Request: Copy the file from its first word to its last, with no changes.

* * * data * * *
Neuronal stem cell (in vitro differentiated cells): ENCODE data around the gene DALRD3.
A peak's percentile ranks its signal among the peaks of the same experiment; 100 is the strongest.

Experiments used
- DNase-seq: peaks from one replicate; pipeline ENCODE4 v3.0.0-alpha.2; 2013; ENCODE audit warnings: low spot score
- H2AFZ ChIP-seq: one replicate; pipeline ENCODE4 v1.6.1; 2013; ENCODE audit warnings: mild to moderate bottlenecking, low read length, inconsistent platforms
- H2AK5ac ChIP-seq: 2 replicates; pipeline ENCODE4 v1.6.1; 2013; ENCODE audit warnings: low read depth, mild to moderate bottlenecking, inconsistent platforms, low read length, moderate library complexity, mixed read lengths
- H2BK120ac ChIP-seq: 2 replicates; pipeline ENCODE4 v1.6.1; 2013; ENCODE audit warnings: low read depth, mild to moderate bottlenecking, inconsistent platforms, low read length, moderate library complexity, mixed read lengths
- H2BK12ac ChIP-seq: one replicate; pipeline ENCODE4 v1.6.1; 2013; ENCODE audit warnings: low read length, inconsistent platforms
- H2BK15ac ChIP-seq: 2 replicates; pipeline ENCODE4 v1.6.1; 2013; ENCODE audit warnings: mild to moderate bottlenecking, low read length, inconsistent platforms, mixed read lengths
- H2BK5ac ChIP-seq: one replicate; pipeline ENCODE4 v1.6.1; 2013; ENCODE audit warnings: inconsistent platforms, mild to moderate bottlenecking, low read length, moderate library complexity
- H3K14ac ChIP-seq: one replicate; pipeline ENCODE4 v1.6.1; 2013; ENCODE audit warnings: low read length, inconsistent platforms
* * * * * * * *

Neuronal stem cell (in vitro differentiated cells): ENCODE data around the gene DALRD3.
A peak's percentile ranks its signal among the peaks of the same experiment; 100 is the strongest.

Experiments used
- DNase-seq: peaks from one replicate; pipeline ENCODE4 v3.0.0-alpha.2; 2013; ENCODE audit warnings: low spot score
- H2AFZ ChIP-seq: one replicate; pipeline ENCODE4 v1.6.1; 2013; ENCODE audit warnings: mild to moderate bottlenecking, low read length, inconsistent platforms
- H2AK5ac ChIP-seq: 2 replicates; pipeline ENCODE4 v1.6.1; 2013; ENCODE audit warnings: low read depth, mild to moderate bottlenecking, inconsistent platforms, low read length, moderate library complexity, mixed read lengths
- H2BK120ac ChIP-seq: 2 replicates; pipeline ENCODE4 v1.6.1; 2013; ENCODE audit warnings: low read depth, mild to moderate bottlenecking, inconsistent platforms, low read length, moderate library complexity, mixed read lengths
- H2BK12ac ChIP-seq: one replicate; pipeline ENCODE4 v1.6.1; 2013; ENCODE audit warnings: low read length, inconsistent platforms
- H2BK15ac ChIP-seq: 2 replicates; pipeline ENCODE4 v1.6.1; 2013; ENCODE audit warnings: mild to moderate bottlenecking, low read length, inconsistent platforms, mixed read lengths
- H2BK5ac ChIP-seq: one replicate; pipeline ENCODE4 v1.6.1; 2013; ENCODE audit warnings: inconsistent platforms, mild to moderate bottlenecking, low read length, moderate library complexity
- H3K14ac ChIP-seq: one replicate; pipeline ENCODE4 v1.6.1; 2013; ENCODE audit warnings: low read length, inconsistent platforms